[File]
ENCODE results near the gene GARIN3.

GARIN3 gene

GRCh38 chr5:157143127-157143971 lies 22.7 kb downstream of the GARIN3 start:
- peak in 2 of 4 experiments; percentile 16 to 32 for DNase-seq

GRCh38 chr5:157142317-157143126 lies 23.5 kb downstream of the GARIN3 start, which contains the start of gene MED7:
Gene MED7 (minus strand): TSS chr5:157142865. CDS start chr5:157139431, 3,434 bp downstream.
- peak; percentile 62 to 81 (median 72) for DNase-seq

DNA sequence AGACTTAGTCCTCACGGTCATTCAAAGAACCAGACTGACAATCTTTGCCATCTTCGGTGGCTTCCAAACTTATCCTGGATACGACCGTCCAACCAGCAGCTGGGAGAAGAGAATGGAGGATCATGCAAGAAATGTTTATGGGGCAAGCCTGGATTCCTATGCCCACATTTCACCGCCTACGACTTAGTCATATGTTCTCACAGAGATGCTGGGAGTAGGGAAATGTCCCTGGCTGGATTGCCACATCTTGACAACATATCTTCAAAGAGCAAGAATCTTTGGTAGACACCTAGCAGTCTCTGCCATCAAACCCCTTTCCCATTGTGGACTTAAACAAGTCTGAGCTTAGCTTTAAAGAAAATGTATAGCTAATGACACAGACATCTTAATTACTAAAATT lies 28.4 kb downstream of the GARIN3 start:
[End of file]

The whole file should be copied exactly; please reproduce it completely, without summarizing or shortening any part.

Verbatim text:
ENCODE results near the gene GARIN3.

GARIN3 gene

GRCh38 chr5:157143127-157143971 lies 22.7 kb downstream of the GARIN3 start:
- peak in 2 of 4 experiments; percentile 16 to 32 for DNase-seq

GRCh38 chr5:157142317-157143126 lies 23.5 kb downstream of the GARIN3 start, which contains the start of gene MED7:
Gene MED7 (minus strand): TSS chr5:157142865. CDS start chr5:157139431, 3,434 bp downstream.
- peak; percentile 62 to 81 (median 72) for DNase-seq

DNA sequence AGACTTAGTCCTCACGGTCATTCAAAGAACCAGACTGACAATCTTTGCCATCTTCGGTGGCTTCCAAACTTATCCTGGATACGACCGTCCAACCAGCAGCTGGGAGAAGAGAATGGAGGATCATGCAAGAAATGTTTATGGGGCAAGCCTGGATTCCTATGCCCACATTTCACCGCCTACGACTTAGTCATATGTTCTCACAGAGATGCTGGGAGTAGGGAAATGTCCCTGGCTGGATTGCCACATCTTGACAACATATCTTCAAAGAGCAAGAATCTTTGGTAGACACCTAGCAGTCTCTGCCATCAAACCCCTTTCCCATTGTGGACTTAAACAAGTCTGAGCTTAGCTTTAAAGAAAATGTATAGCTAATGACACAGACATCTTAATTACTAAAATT lies 28.4 kb downstream of the GARIN3 start: